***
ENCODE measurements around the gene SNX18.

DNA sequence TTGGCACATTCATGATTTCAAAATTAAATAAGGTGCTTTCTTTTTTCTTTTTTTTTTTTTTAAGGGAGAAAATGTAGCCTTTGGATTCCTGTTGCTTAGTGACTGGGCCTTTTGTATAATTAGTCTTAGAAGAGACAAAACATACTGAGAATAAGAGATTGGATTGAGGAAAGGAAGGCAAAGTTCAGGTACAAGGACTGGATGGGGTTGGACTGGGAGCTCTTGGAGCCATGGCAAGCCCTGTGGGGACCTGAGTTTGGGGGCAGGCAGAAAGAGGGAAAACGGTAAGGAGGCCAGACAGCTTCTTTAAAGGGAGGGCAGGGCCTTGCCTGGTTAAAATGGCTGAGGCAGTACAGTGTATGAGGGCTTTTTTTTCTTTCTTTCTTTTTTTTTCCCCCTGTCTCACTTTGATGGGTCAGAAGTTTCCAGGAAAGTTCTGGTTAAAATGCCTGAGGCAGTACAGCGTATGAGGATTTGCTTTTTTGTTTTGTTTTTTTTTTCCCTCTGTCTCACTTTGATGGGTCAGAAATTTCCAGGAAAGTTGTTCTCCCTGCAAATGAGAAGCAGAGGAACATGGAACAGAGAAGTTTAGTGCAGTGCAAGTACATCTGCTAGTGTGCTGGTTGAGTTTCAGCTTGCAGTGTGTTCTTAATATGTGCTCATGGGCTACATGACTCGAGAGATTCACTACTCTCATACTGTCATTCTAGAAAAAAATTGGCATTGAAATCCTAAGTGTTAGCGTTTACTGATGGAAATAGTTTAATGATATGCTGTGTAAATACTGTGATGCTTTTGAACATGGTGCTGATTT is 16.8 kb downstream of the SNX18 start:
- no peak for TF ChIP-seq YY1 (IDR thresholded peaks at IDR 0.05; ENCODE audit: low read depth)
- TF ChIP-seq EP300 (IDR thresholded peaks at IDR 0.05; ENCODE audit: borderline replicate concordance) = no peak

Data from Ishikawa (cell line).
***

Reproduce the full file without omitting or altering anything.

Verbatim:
ENCODE measurements around the gene SNX18.

DNA sequence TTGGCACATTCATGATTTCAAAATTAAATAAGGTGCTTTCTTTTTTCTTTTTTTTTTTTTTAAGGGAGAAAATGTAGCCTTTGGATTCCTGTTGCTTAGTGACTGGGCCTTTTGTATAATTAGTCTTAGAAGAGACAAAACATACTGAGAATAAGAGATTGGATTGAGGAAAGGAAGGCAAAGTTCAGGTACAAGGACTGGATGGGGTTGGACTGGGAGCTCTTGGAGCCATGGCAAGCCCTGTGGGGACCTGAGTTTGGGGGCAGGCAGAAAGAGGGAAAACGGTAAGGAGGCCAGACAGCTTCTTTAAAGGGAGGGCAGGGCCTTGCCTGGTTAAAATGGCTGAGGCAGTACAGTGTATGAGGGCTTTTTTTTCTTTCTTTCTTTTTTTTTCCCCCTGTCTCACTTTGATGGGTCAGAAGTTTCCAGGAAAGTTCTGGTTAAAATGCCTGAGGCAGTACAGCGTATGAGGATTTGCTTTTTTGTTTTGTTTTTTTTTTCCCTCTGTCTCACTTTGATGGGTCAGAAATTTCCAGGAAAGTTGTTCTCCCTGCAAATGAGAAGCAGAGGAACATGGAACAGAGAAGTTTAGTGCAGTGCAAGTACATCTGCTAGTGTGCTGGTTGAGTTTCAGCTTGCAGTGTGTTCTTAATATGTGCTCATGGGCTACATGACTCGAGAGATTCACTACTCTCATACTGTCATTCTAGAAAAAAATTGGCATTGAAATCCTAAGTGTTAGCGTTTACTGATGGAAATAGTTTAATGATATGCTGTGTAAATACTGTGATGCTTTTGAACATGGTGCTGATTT is 16.8 kb downstream of the SNX18 start:
- no peak for TF ChIP-seq YY1 (IDR thresholded peaks at IDR 0.05; ENCODE audit: low read depth)
- TF ChIP-seq EP300 (IDR thresholded peaks at IDR 0.05; ENCODE audit: borderline replicate concordance) = no peak

Data from Ishikawa (cell line).